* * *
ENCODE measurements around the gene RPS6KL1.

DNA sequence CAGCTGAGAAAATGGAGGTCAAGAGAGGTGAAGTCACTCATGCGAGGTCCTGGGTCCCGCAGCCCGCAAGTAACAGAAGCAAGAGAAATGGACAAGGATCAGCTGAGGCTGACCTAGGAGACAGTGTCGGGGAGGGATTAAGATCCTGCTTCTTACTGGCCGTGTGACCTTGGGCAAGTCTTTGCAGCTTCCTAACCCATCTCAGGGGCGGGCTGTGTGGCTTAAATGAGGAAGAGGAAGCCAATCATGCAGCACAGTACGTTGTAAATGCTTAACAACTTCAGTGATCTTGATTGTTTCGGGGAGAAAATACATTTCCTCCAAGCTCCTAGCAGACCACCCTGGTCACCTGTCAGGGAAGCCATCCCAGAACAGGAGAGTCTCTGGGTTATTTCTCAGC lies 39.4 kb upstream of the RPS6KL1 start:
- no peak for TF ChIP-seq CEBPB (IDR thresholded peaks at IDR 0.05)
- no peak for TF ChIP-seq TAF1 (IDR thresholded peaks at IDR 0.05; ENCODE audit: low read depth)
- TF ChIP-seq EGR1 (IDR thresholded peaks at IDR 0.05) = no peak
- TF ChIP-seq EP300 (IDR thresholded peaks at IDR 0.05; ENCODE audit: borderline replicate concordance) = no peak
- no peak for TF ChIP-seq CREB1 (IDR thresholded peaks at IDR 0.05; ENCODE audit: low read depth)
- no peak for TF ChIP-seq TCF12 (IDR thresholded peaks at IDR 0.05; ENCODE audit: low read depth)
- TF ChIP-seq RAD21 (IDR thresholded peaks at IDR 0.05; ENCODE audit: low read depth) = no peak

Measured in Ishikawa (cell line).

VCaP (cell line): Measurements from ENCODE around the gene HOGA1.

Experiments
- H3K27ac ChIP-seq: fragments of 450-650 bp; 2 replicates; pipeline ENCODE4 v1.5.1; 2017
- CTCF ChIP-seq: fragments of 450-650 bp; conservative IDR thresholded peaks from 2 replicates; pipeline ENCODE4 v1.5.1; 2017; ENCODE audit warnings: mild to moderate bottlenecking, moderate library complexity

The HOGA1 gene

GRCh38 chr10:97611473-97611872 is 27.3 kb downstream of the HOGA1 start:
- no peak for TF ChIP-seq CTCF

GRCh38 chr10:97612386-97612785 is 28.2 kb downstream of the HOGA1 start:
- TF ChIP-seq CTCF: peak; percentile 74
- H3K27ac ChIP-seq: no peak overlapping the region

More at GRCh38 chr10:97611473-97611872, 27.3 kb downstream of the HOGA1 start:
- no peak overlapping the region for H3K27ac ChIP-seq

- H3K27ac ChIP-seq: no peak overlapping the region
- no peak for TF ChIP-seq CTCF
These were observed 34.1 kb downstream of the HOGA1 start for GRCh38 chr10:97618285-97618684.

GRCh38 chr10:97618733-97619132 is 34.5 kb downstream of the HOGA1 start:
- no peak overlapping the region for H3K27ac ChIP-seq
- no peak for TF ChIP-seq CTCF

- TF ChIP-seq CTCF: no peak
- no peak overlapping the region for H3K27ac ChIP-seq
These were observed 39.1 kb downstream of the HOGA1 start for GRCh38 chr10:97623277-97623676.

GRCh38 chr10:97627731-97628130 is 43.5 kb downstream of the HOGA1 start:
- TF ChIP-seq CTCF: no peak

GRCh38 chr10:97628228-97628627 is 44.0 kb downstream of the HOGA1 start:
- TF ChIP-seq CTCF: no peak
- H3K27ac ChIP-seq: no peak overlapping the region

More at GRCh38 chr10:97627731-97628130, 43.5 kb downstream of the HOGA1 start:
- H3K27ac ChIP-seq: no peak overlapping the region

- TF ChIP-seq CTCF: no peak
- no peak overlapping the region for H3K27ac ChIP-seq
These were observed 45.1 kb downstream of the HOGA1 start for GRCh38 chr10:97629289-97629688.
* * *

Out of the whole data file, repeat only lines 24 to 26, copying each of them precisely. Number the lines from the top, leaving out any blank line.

- no peak for TF ChIP-seq CTCF
These were observed 34.1 kb downstream of the HOGA1 start for GRCh38 chr10:97618285-97618684.

GRCh38 chr10:97618733-97619132 is 34.5 kb downstream of the HOGA1 start: